Gerry,

Believe what you will.  Perhaps you are confusing my US tight oil model with my Permian basin model. The model in Dec probably used an oil price model that gradually rose to $85/b by 2027 and then oil price remained at that level until 2040 and then gradually declined to $40/b by 2075.  The newer model used the EIA's AEO 2020 oil price scenario up to 2045, then it was assumed oil prices remain $93/b for two years and then started to gradually decline.

The change was minor for US tight oil from a peak in 2025 to a peak in 2026, both models had a peak for Permian basin in 2028, that was unchanged.

As to tier 1, I don't remember focusing on that, I have mentioned that there are core areas where most successful wells are drilled, there is plenty of data on this.  See link below for well profiles by county in the North Dakata Bakken for wells whicgh started producing from 2015 to 2019.

https://public.tableau.com/shared/M3Y7TNKFK?:toolbar=n&:display_count=n&:origin=viz_share_link&:embed=y

Actually both models peak for tight oil in 2026, I must have misspoke in December, because the model from December on my computer (with high wellhead price of about $85/bo vs $93/b for AEO reference oil price case) is very similar to my more recent scenario.  Note that I assume well cost does not decrease in 2019$, that LOE also remains fixed in real dollars per barrel.  I assume Permian new well EUR starts to decrease in Jan 2021 and for other major plays this begins in mid 2019.  EUR rate of decrease depends on number of wells completed and TRR assumptions matching mean USGS estimates.

Certainly it is possible that any of these assumptions might be incorrect (either too low or too high), also future oil prices are unknown.

The URR of my December scenario is 87 Gb and the more recent scenario (with higher oil prices) has a URR of 95 Gb, The EIA's AEO 2020 tight oil scenario has a URR of about 125 Gb for tight oil, in my opinion that scenario is not realistic as TRR is likely less than 115 Gb.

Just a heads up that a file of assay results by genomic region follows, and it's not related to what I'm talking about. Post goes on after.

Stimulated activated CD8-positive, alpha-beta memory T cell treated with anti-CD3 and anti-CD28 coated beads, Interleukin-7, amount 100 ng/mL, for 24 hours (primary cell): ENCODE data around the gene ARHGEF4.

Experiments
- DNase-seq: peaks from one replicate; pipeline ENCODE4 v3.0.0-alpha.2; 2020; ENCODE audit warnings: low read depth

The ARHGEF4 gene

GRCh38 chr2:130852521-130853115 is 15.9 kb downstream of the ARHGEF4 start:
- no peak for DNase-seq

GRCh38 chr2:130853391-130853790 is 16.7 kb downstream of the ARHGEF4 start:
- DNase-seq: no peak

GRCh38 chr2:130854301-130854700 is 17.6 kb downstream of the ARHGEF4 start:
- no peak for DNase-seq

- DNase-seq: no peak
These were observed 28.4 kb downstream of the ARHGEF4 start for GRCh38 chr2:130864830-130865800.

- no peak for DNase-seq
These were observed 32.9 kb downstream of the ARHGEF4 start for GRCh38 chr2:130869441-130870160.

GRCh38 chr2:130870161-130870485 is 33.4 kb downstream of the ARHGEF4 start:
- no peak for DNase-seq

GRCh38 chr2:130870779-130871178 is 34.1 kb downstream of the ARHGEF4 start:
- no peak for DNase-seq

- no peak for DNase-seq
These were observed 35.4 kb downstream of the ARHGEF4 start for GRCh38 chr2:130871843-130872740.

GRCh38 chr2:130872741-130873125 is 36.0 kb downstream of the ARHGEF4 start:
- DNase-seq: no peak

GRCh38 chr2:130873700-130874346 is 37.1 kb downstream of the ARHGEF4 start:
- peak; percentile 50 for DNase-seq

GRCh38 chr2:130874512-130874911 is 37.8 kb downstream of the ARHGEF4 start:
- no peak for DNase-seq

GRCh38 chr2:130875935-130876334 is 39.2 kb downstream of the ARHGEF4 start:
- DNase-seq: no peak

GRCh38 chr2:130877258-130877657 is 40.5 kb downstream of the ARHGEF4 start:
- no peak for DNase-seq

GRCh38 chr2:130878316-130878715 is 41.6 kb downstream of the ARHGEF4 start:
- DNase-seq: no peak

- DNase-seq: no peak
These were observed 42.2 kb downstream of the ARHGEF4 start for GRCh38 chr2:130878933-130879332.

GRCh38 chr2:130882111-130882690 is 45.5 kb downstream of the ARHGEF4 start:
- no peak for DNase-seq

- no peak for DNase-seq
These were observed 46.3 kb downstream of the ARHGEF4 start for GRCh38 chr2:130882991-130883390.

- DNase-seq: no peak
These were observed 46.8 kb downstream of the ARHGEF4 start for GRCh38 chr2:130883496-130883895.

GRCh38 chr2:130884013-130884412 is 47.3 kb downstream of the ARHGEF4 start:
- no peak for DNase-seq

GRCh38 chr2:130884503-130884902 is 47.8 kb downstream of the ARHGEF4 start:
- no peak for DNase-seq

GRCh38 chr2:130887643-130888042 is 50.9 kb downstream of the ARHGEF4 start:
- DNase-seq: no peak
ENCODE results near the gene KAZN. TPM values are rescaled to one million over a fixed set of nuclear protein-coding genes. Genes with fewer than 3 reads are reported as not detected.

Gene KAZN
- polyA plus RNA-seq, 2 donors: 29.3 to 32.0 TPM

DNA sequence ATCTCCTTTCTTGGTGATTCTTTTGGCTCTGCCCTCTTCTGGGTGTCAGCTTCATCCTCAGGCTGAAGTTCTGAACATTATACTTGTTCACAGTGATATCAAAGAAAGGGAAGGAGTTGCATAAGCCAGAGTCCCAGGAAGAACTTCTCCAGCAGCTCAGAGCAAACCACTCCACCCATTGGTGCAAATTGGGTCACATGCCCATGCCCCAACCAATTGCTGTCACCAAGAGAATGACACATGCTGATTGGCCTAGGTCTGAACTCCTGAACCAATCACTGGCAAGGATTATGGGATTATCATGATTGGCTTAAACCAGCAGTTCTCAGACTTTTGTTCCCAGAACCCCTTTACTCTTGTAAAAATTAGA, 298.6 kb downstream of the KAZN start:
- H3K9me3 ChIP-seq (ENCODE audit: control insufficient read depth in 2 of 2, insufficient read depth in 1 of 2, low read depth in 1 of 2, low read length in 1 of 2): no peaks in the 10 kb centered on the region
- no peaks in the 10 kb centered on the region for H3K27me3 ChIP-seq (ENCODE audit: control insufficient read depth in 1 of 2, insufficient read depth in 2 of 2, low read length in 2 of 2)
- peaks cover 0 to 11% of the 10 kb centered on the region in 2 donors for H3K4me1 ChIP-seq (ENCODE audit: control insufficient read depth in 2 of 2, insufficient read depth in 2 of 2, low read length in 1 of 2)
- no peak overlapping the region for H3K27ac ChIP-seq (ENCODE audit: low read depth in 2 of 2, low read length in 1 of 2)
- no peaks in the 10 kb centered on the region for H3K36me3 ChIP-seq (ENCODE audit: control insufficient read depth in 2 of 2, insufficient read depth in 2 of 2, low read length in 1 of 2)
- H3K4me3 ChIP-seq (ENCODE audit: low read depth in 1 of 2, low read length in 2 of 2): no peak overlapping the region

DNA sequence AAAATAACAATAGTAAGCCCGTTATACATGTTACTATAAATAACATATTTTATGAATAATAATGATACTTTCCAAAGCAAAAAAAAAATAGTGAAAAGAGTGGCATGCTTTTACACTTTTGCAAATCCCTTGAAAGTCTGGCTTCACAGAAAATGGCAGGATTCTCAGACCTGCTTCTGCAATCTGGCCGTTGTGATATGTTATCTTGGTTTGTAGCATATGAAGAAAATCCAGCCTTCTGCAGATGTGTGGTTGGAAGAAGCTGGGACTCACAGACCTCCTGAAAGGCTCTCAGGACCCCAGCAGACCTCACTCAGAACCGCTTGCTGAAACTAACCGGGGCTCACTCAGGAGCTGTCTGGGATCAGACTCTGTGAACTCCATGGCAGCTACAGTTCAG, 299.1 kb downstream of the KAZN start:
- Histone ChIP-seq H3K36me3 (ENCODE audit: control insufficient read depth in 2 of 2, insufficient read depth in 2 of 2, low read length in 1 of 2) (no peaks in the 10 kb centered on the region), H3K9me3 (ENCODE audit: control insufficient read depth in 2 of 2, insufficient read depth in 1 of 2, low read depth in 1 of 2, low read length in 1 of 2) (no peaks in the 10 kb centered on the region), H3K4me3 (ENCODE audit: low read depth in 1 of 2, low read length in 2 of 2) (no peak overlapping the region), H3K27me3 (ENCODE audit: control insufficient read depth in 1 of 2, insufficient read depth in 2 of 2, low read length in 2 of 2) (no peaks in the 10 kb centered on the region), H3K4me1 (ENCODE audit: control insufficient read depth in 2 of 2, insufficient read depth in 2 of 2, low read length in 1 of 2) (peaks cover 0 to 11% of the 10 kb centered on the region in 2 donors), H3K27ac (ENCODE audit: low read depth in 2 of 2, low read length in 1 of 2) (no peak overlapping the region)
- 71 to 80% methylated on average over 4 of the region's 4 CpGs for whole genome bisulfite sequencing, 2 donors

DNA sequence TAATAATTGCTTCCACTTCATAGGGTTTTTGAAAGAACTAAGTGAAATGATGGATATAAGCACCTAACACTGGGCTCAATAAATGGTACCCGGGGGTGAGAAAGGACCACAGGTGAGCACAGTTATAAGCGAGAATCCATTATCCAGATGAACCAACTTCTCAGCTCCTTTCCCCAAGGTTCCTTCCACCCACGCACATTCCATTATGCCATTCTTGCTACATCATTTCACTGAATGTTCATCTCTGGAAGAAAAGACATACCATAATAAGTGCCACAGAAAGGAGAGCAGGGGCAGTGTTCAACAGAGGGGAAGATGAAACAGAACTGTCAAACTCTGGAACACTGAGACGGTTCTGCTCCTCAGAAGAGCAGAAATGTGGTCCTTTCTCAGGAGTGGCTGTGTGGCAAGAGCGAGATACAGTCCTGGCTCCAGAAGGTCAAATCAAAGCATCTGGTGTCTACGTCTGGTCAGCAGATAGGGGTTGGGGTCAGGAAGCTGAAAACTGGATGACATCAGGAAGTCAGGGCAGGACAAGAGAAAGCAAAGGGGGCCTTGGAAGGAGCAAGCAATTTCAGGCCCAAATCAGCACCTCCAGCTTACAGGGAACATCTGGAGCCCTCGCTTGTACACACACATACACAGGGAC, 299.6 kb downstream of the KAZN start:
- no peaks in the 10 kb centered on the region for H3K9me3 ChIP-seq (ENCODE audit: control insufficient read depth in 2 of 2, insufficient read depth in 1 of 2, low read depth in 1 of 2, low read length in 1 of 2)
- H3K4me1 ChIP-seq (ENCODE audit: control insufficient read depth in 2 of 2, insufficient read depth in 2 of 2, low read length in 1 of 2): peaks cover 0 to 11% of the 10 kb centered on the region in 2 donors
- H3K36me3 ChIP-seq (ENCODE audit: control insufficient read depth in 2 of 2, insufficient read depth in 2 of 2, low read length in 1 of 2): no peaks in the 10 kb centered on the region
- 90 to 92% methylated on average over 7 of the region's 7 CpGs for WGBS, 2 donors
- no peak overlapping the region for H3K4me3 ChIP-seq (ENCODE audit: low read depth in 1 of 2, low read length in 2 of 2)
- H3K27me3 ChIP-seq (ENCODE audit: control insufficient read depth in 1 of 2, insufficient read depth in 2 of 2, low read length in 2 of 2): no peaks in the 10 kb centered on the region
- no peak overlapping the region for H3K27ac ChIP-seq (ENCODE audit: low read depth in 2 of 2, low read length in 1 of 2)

Second chart below shows both scenarios in kb/d on left axis, with oil price scenarios on right hand axis.

 

ND6423 (4).png

tight2002.png

Edited by D Coyne
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1 hour ago, D Coyne said:

Let us know what you find, On an ongoing basis, I doubt you will find a lot of tight oil producers that have fared well at $54/bo.

The nonsense that tight oil works at $40/bo is based on unrealistic well profiles (where the typical well profile presented is a well representing the top 10% of all wells drilled), or by excluding land costs, overhead costs and the like.  It is what I call investor presentation hype and should not be believed by a serious investor in the oil sector.

As an economic issue, my first focus is on cash costs. Cursory correlation shows over time that minimum base costs are roughly correlated to general inflation, while beyond that threshold, leases, rig rates, crew rates even materials etc. are proportional to the oil price. Which is why all the energy sector tends to act in tandem on the stock market. After an oil or gas price crash lease terms are redone, debt is restructured or turned into equity via negotiation or bankruptcy, so while significant for individual companies, and to equity or regular debt investor, it isn't to the economic functions. After the restructuring wave, the funding mechanisms resume and profitability becomes important again on a 10k basis. So I am primarily interested in the baseline cash costs and the proportion constant to the oil price. I have the baseline cash costs at a tad over ~$30. All in costs during a drilling slow down should be just over $40 as claimed at the moment by the better producers. 

When time allows I will go back to see what it looked like in 2015-16 when costs were low and compare to current cost levels.. 

That is probably not what you are after, but it is the kind of information that allows you to understand the price structure of the economy. Which interests me all the time, vs. Oil patch profitability which interests me only when looking to invest in the sector because of tightening supply vs. demand. Which was looking good just before the virus after having been quite bad for a long time as the FED, ECB etc. were tightening (especially QT) into a global deflationary wave and refusing to take the hint as they went through the global economy like a wrecking ball.  

 

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(edited)

On 2/13/2020 at 8:37 AM, James Regan said:

What part of supply and demand does the Shale Industry not understand? They will literally drill themselves out of a job. This sector is very fishy and almost could become a conspiracy theory. Doesn’t make sense at all it literally suicide by fracking.

Supply and demand don't cover their use it or lose it leases, nor pay the debt on schedule. While those who have the choice may not be drilling new holes or starting fracking on DUCs, they definitely are not going to stop what they are already in process of doing. 

Better some cash flow to none at all. 

Edited by 0R0
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4 hours ago, 0R0 said: